Skip to main content
Wartburg College homepage  
VOGEL LIBRARY

Spanish Courses & Research: Websites
(includes Statistics)

A Few Recommended Websites

Your research may lead you to need statistics on this topic. The most up-to-date numbers are usually found on the web, but we also have a few books if you prefer searching that way.

In addition, business databases will often have articles where statitistics are quoted and are easier to find because the article itself will be about your topic (as opposed to scrolling through a lot of stats to find what you need).

Don't settle for just googling your keywords. Try these ideas:

  1. Look at some common authors for Latinx in the US sources. For example, you may notice the name Rogelio Saenz popping up a lot. Google his name to find more of his work, including his analysis of the rise of Latino/as at Texas A&M (which you could use as a model for using statistics in your own project).
  2. Think of types of websites that will give you the information you seek. For example, museums and community centers focusing on Latinx issues are great sources of information and often have links to other sites, plus neat ideas and images, etc. Some of those are linked below.
  3. Think creatively--think about this area of the country (a Latino business support network in Waterloo) or about groups that could form--like Contra-Tiempo, a dance group that celebrates Latino dance but also criticizes the devaluation of that culture.

1. Search the Spanish web: www.google.es

2. Use country-specific Google sites (usually structured like this):

3. Go into the Advanced Search screen and save preferences for results in Spanish.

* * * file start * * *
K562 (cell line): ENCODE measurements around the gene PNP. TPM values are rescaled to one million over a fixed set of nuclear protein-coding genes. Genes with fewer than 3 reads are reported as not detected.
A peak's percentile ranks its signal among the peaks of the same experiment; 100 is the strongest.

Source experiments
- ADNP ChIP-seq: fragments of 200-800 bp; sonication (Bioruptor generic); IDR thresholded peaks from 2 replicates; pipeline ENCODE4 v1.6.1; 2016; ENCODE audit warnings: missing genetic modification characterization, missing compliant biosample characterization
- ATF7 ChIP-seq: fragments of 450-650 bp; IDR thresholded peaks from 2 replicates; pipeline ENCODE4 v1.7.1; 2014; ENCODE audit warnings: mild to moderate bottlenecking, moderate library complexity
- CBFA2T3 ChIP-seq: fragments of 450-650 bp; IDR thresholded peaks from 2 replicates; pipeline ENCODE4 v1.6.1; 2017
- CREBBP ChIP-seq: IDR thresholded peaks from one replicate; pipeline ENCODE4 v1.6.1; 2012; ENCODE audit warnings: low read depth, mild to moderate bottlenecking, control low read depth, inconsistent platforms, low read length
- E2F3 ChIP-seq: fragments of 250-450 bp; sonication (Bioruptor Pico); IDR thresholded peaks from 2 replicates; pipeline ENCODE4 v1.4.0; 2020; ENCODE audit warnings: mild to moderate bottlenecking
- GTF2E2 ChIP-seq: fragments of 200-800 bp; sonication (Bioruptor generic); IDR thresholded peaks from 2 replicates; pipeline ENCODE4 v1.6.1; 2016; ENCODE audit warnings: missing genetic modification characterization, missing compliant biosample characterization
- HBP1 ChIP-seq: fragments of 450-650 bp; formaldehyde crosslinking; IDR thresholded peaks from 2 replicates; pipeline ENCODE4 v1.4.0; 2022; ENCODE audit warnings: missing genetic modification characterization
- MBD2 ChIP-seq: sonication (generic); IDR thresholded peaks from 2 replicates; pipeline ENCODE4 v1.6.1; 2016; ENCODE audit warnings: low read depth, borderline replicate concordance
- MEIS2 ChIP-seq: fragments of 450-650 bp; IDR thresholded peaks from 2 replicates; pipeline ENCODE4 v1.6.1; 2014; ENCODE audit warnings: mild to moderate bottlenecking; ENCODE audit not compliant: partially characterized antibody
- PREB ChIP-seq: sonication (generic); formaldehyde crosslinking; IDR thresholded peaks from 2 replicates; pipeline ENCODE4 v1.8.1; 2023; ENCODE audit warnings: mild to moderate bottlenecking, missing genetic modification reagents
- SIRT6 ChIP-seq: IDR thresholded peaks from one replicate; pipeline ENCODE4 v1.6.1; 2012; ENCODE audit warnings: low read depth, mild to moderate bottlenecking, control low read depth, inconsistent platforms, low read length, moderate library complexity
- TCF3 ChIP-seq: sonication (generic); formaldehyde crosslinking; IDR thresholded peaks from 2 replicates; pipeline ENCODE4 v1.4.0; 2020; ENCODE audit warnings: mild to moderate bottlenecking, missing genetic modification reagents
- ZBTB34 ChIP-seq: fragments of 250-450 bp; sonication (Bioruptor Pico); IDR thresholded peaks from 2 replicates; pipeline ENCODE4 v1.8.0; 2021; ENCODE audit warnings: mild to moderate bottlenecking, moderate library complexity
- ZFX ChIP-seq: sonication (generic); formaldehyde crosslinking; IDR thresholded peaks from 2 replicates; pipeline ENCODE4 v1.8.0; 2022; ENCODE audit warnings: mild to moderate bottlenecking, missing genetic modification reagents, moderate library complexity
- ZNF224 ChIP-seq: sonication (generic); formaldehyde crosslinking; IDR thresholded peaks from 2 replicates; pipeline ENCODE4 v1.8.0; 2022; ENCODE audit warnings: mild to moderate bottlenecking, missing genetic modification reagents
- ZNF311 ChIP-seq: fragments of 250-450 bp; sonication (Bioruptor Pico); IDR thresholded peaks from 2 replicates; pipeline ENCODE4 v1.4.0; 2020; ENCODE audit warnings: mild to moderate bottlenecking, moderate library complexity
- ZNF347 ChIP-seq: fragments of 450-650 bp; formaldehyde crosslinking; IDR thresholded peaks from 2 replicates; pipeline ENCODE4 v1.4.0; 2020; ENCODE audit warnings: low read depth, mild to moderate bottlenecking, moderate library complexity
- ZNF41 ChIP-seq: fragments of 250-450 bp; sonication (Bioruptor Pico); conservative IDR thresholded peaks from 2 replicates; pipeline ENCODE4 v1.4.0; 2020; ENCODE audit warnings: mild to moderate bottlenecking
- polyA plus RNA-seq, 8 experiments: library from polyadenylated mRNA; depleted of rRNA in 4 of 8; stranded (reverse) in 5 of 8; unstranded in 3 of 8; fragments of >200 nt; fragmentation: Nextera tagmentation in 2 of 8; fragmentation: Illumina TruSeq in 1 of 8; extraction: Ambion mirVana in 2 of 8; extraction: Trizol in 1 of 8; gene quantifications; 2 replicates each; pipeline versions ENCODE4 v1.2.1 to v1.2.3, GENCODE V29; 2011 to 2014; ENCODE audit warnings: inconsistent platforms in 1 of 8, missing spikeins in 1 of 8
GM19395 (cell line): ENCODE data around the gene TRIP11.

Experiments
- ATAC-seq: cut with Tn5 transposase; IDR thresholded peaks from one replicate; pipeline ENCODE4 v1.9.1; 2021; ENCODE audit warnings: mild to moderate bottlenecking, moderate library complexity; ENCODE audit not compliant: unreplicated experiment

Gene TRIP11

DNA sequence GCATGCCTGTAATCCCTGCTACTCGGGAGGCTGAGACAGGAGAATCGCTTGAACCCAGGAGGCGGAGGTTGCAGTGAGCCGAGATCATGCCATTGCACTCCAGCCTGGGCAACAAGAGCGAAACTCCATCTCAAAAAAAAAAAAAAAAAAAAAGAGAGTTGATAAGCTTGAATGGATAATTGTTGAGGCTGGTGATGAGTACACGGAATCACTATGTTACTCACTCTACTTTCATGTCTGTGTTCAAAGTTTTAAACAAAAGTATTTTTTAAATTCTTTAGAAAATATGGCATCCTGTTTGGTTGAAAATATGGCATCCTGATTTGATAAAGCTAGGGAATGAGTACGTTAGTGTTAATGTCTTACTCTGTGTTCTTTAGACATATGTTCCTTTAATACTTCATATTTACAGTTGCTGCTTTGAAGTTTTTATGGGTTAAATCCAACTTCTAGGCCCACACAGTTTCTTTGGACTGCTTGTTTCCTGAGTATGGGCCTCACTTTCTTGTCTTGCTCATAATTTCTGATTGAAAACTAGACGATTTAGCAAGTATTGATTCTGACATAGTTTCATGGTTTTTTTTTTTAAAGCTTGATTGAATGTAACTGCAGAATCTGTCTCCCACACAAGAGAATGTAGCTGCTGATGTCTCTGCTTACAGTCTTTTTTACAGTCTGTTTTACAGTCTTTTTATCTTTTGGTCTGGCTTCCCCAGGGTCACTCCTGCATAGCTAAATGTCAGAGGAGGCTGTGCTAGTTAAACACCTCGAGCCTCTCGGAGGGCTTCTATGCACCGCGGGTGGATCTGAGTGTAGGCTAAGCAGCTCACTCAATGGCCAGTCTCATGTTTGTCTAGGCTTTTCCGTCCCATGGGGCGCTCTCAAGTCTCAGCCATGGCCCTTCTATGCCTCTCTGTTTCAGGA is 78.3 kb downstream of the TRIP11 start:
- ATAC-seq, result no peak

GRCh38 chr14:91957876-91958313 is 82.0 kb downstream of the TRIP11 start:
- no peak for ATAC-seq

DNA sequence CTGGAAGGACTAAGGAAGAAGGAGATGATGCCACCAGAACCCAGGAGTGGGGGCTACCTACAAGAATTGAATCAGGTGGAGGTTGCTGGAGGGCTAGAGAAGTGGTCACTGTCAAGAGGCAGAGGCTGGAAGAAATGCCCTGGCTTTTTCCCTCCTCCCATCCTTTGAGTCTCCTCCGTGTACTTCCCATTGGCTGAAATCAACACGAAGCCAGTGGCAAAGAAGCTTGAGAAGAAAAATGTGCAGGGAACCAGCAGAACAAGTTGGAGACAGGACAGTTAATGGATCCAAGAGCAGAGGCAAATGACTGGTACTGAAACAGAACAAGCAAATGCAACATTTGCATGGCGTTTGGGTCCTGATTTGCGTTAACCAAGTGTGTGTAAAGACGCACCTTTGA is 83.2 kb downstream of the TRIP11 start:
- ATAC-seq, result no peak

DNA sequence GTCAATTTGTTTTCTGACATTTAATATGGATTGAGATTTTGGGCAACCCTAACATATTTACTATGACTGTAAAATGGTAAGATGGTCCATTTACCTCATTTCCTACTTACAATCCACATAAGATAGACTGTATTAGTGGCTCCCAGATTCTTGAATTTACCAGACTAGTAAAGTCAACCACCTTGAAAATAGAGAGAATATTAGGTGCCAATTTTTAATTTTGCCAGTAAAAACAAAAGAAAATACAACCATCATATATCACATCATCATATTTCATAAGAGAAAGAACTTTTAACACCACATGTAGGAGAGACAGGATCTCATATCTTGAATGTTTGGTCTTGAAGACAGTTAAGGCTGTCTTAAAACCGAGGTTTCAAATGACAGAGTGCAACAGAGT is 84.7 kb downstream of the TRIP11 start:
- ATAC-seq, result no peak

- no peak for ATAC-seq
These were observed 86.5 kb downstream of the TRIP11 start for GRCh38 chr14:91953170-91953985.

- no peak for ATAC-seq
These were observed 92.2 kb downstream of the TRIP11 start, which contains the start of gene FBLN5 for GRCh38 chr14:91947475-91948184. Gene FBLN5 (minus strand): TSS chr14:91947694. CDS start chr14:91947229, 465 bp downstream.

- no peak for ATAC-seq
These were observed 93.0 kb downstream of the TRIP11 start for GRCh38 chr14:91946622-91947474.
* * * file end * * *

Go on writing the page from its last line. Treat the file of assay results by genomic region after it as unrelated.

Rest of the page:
A Few Advanced Google Searching Strategies:

 NOTE: you must leave no space between the colon and the keyword you include. Include a space afterwards between any additional keywords you might have.

  • site:org or site:gov
    • use site: when you want to limit to sites using a certain domain. You can use this to limit to .com, .edu and .gov. For your project, I recommend .org and .gov.
  • inurl:[name of organization, the word bathroom, or whatever]
    • This is useful if you receive too many unrelated results. Include this limiter to narrow down to sites that use a specific word or phrase in their url.
      • This can backfire, because it is difficult to guess what people might name their website.
  • link:[paste link of site you liked]
    • This is useful if you want to see what other sites link to the site you like. This could show how well-known the site or organization is or show you other organizations that work with that one.
  • related:[paste link of site you liked]
    • It is mysterious what criteria Google uses to find something “similar” to a site you liked, but it’s worth a try if you have difficulty getting results that are similar.
  • Use the Advanced Search screen to get some of these abilities without having to reproduce them, including a “last updated” limiter: http://www.google.com/advanced_search
  • See more tips at https://sites.google.com/site/resourcesandsearchstrategies/google/advanced-searching-in-google
Loading ...

SIFT - Action plan to start evaluating

STOP then choose ONE of the next actions (you do not do all 3!)

 


Choose to investigate a source when you find something you think you'll want to read and cite.

  1. Add Wikipedia to the base url or author's name and search it.
  2. Check the Wikipedia page for quick credibility markers (that's where you can apply PATS).
  3. If there is no Wikipedia page, find something similar--preferably outside the original source.

 

Choose to find better, more trusted coverage when you come across a claim you'd like to use but want to cite a better source.

  1. Google the key terms. Use Google News if it's a news-worthy item; use Google Scholar if would be covered in a researched study.
  2. Snopes is okay to check for fake news, but always double-check citations.
  3. If it is an image, you can easily reverse-image search if you are in Chrome.

 

Choose to trace claims to their origin when you need to find who said it first.

  1. Google the key terms if your first source has no mention of the origin OR Google the actual terms if the source does mention the origin OR Follow any hyperlinked sources if they exist.
  2. Once you determine you are at the original source, use PATS to decide if the source is right for you.